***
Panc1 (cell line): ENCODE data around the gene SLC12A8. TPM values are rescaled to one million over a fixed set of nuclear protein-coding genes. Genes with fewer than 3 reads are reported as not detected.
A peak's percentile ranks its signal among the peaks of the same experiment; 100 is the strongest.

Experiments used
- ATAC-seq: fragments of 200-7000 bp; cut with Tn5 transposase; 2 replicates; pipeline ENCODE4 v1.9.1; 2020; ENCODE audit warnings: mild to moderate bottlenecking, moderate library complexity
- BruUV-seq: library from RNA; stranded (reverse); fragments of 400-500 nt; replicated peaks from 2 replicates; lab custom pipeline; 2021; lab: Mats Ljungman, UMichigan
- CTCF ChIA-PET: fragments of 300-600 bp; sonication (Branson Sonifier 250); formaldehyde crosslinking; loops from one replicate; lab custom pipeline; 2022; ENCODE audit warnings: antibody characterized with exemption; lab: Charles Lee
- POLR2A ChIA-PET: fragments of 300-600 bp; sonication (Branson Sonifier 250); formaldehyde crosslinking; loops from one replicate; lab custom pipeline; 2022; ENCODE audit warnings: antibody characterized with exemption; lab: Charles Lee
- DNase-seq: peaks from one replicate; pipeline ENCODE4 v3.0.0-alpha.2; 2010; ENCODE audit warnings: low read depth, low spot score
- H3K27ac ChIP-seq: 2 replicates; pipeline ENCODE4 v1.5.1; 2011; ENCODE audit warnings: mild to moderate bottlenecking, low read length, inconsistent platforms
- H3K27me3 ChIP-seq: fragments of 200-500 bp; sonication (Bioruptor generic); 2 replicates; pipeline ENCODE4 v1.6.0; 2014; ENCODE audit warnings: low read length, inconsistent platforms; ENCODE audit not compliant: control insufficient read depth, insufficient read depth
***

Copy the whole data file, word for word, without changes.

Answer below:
Panc1 (cell line): ENCODE data around the gene SLC12A8. TPM values are rescaled to one million over a fixed set of nuclear protein-coding genes. Genes with fewer than 3 reads are reported as not detected.
A peak's percentile ranks its signal among the peaks of the same experiment; 100 is the strongest.

Experiments used
- ATAC-seq: fragments of 200-7000 bp; cut with Tn5 transposase; 2 replicates; pipeline ENCODE4 v1.9.1; 2020; ENCODE audit warnings: mild to moderate bottlenecking, moderate library complexity
- BruUV-seq: library from RNA; stranded (reverse); fragments of 400-500 nt; replicated peaks from 2 replicates; lab custom pipeline; 2021; lab: Mats Ljungman, UMichigan
- CTCF ChIA-PET: fragments of 300-600 bp; sonication (Branson Sonifier 250); formaldehyde crosslinking; loops from one replicate; lab custom pipeline; 2022; ENCODE audit warnings: antibody characterized with exemption; lab: Charles Lee
- POLR2A ChIA-PET: fragments of 300-600 bp; sonication (Branson Sonifier 250); formaldehyde crosslinking; loops from one replicate; lab custom pipeline; 2022; ENCODE audit warnings: antibody characterized with exemption; lab: Charles Lee
- DNase-seq: peaks from one replicate; pipeline ENCODE4 v3.0.0-alpha.2; 2010; ENCODE audit warnings: low read depth, low spot score
- H3K27ac ChIP-seq: 2 replicates; pipeline ENCODE4 v1.5.1; 2011; ENCODE audit warnings: mild to moderate bottlenecking, low read length, inconsistent platforms
- H3K27me3 ChIP-seq: fragments of 200-500 bp; sonication (Bioruptor generic); 2 replicates; pipeline ENCODE4 v1.6.0; 2014; ENCODE audit warnings: low read length, inconsistent platforms; ENCODE audit not compliant: control insufficient read depth, insufficient read depth